UNIVERSITY PARK – Recent legislation enacted in Pennsylvania to protect children and prevent child abuse and neglect will substantially strengthen the efforts of Centre County’s new — and first — children’s advocacy center.
The Children’s Advocacy Center (CAC) of Centre County opened in February and shares a building and partnership with Mount Nittany Health.
The center, which received a jump start in 2013 with a contribution from Penn State, promotes a compassionate, multi-disciplinary approach to the prevention, identification, intervention and treatment of child abuse. National statistics report that one in four girls and one in six boys will be sexually abused before the age of 18.
“Most people hear that statistic and think ‘I don’t know anyone like that,'” said Kristina Taylor-Porter, executive director of the CAC of Centre County. “But statistically speaking, it’s very likely that they actually do. Most people don’t like to think about it, because it’s a taboo topic. It’s very difficult for kids to come forward when nobody talks about it.
“Our primary focus is on the well-being of the child, making him or her feel safe and secure so that they can share their account of the allegations and begin their journey to healing.”
The CAC brings together a collaborative, multidisciplinary investigative team in one location to create an integrated, focused process for children.
In 2011, Centre County Judge Bradley P. Lunsford spearheaded development of an advisory board to explore starting a local CAC, following in the wake of the Jerry Sandusky scandal at Penn State. At the time, there were no CACs serving central Pennsylvania.
As part of its sanctions from the Big Ten, Penn State contributed half of the $188,344 portion of what would have been its 2012 football bowl revenues to help launch the center. The University donated the other half to child abuse awareness program Stewards of Children.
Forty-one of 67 counties in Pennsylvania still have no child advocacy center, according to thePennsylvania Chapter of Children’s Advocacy Centers and Multidisciplinary Teams, a state chapter of the National Children’s Alliance, the accrediting body for the more than 750 CACs in the United States.
In Centre County, the CAC brings together a collaborative, multidisciplinary investigative team — including professionals in such areas as law enforcement, child protective services, medical examiners, prosecutors, victim’s advocates and mental health providers — in one location to create an integrated, focused process for children.
The goal is to spare children from going through the anguish of multiple interviews by multiple investigators at multiple locations. That process, Taylor-Porter explained, effectively “re-traumatizes” children who must repeatedly recount the details of their experience to different parties. Having the child participate in only one interview, with a multidisciplinary team of investigators on hand, avoids considerable additional anguish on the child’s part.
Collaboration, she emphasized, is vital to the CAC’s work.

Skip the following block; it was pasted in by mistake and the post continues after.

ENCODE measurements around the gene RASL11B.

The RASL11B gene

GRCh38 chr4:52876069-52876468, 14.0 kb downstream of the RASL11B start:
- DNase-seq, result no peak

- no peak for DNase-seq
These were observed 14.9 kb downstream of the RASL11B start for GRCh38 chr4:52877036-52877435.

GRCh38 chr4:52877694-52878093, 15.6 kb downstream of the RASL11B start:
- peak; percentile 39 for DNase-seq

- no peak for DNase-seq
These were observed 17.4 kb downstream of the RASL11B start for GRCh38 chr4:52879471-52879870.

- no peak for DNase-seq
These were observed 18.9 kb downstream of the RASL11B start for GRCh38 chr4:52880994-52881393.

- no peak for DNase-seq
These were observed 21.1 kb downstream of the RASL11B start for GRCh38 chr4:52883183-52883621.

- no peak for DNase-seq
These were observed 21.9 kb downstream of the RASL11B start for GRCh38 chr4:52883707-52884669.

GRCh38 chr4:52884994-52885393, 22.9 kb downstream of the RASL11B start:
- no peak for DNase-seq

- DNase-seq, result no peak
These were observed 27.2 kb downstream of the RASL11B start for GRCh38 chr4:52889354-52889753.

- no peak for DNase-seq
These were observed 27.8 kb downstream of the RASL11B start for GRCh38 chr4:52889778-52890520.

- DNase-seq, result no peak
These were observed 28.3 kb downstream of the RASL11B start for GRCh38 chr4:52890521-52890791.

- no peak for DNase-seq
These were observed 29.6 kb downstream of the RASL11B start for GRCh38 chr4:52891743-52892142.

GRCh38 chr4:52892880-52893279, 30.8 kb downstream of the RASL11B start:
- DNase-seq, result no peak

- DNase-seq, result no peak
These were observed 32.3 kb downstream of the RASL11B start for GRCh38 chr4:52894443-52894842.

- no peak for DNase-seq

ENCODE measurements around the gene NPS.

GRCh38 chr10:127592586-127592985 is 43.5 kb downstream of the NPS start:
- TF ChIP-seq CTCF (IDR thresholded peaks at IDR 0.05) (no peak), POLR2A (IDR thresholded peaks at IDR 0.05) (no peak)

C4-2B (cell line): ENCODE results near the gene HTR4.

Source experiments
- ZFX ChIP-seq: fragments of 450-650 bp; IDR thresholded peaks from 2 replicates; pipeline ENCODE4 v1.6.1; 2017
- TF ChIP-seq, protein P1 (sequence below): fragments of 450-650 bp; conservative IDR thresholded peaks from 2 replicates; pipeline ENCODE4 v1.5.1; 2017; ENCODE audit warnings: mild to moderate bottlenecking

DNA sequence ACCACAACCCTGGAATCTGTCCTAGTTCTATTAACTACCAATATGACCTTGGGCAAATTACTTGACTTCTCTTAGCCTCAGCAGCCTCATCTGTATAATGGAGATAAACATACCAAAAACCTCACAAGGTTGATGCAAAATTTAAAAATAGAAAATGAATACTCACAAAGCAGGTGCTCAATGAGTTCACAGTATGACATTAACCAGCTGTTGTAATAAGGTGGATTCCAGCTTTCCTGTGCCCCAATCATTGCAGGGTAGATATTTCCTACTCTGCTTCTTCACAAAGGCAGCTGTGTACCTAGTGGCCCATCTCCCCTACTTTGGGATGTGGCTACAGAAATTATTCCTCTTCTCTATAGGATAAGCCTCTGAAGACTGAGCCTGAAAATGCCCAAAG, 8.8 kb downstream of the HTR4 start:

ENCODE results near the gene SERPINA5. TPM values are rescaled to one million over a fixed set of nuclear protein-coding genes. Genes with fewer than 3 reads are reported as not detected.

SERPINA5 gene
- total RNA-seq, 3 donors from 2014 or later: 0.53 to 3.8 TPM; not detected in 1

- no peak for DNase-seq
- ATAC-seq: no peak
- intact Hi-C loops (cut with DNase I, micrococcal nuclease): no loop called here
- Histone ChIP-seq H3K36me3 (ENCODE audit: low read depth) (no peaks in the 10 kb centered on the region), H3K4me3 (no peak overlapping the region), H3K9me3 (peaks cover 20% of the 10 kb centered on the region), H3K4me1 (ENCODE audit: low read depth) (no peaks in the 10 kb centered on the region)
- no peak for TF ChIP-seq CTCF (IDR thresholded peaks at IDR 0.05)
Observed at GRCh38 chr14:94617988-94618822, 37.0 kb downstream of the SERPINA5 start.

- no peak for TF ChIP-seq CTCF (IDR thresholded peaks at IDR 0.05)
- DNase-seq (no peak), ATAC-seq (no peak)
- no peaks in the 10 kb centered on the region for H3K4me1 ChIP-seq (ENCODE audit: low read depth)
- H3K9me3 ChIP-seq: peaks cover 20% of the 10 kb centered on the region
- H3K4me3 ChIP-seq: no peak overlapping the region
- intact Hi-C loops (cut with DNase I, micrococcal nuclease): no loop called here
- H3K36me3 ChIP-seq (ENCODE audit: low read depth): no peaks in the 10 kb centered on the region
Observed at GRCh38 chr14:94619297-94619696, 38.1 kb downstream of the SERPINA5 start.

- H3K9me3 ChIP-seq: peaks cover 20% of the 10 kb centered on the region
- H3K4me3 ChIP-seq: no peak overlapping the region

Centre County already had an excellent multi-disciplinary team, according to Taylor-Porter, but without a centralized location to simplify the communication and teamwork, it was not as effective as it could be. “The center has built on the county’s efforts by giving our multidisciplinary investigative team — the heart of a CAC — a home,” Taylor-Porter said.
When Mount Nittany Health offered space and resources, it seemed like an ideal situation: the CAC would take up residence in Mount Nittany Health’s building at 129 Medical Park Lane, Bellefonte, and give easy access to on-site, specially trained pediatricians for the team. A spacious suite of private, quiet and colorful, child-friendly rooms with state-of-the-art equipment helps to create a comforting, soothing environment for a child who has already experienced abuse or neglect.
“Our ultimate goal is to help a child move from a victim, to a survivor.” –Kristina Taylor-Porter, executive director of the CAC of Centre County
Also vital to the center’s operations is a combination of philanthropy and grants, said Taylor-Porter, who as director is in charge of fundraising efforts. Community support has been strong, she noted, and has allowed the center to gradually expand its efforts, even as additional funding opportunities continue to present themselves.
“For example, we are working on a grant right now with the Centre County Women’s Resource Center to house a victim’s advocate right here at the center,” she said, “which would be tremendously beneficial to children and their families, and would save advocates from having to travel here when a forensic interview is being conducted.”
The Pennsylvania General Assembly’s Task Force on Child Protection was formed in 2011 to review state laws and procedures governing child protection. Their efforts so far have resulted in multiple bills that Gov. Tom Corbett has signed into law, including three child protection bills that will create a statewide database to electronically track and report mandatory reporting of child abuse, and facilitate and provide dedicated funds to Pennsylvania CACs and multi-disciplinary teams in fiscal year 2014-15.
“We see our efforts here at the center as a kind of pivotal point in the child’s recovery: we help them first through a portion of the investigation and then we connect them to the healing process,” said Taylor-Porter, who previously was executive director of The CARE Center of Indiana County. “Our ultimate goal is to help a child move from a victim, to a survivor.”
The CAC of Centre County also is a co-sponsor of an upcoming April 23 event featuring speaker James Hmurovich, president and CEO of Prevent Child Abuse America, sponsored by Penn State’s Network on Child Protection and Well-Being and the University Park Undergraduate Association. Visit here for more information about the CAC of Centre County.